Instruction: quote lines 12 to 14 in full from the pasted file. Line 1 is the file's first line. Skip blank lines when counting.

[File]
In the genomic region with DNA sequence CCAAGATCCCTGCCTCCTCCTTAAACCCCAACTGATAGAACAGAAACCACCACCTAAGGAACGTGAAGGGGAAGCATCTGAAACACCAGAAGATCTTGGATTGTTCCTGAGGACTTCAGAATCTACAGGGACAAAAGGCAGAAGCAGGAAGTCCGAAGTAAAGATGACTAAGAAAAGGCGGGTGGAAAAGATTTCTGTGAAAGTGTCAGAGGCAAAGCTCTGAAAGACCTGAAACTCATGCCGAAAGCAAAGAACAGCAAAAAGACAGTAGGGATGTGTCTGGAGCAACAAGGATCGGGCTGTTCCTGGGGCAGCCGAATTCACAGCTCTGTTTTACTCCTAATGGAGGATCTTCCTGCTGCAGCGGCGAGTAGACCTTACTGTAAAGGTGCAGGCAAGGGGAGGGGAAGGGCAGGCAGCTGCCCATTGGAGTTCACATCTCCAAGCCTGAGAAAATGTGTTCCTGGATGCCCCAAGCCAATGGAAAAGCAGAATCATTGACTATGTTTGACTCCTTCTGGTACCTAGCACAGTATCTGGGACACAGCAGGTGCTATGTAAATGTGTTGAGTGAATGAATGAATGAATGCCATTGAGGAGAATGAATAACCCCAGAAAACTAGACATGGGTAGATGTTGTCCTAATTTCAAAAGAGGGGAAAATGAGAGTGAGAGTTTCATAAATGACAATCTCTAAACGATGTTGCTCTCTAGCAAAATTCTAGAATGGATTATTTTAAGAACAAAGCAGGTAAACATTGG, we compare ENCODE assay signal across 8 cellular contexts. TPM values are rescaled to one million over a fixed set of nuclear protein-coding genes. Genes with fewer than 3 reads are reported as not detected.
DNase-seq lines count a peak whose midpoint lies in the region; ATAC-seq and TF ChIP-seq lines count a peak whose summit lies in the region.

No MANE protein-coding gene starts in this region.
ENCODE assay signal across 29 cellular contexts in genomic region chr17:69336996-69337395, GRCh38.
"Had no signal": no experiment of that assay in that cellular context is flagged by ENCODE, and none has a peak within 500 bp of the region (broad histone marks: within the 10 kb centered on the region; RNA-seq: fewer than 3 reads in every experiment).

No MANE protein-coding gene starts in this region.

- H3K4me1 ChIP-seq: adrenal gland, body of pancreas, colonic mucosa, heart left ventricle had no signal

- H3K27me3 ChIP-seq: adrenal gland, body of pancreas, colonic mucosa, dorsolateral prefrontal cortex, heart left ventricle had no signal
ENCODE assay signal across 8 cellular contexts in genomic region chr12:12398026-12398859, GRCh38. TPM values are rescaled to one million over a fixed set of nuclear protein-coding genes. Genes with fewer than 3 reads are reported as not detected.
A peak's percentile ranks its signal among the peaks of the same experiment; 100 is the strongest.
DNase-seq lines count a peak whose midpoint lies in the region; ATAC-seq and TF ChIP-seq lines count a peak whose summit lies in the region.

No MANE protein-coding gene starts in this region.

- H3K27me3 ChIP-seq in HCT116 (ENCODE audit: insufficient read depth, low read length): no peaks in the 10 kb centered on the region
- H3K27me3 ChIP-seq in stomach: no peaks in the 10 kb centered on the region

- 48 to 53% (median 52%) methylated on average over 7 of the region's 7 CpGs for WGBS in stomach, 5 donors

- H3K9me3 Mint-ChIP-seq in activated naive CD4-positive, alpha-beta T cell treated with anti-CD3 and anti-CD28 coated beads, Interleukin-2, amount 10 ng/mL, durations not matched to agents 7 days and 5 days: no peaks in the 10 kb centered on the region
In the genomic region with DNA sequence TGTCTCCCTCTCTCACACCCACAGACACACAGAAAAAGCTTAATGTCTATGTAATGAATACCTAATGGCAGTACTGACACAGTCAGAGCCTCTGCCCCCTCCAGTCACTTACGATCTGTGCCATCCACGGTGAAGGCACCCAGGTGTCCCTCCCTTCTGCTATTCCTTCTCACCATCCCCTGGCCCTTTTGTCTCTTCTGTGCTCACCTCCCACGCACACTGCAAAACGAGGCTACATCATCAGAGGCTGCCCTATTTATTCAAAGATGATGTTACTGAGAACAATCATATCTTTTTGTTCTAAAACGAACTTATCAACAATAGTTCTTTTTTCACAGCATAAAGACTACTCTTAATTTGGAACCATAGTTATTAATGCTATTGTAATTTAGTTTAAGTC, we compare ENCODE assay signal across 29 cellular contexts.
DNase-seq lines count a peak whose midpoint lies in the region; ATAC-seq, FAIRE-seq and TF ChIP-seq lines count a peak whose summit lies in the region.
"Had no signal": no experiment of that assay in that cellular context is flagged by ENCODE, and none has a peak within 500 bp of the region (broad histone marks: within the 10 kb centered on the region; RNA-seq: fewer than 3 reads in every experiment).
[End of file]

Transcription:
No MANE protein-coding gene starts in this region.

- H3K27me3 ChIP-seq in HCT116 (ENCODE audit: insufficient read depth, low read length): no peaks in the 10 kb centered on the region
- H3K27me3 ChIP-seq in stomach: no peaks in the 10 kb centered on the region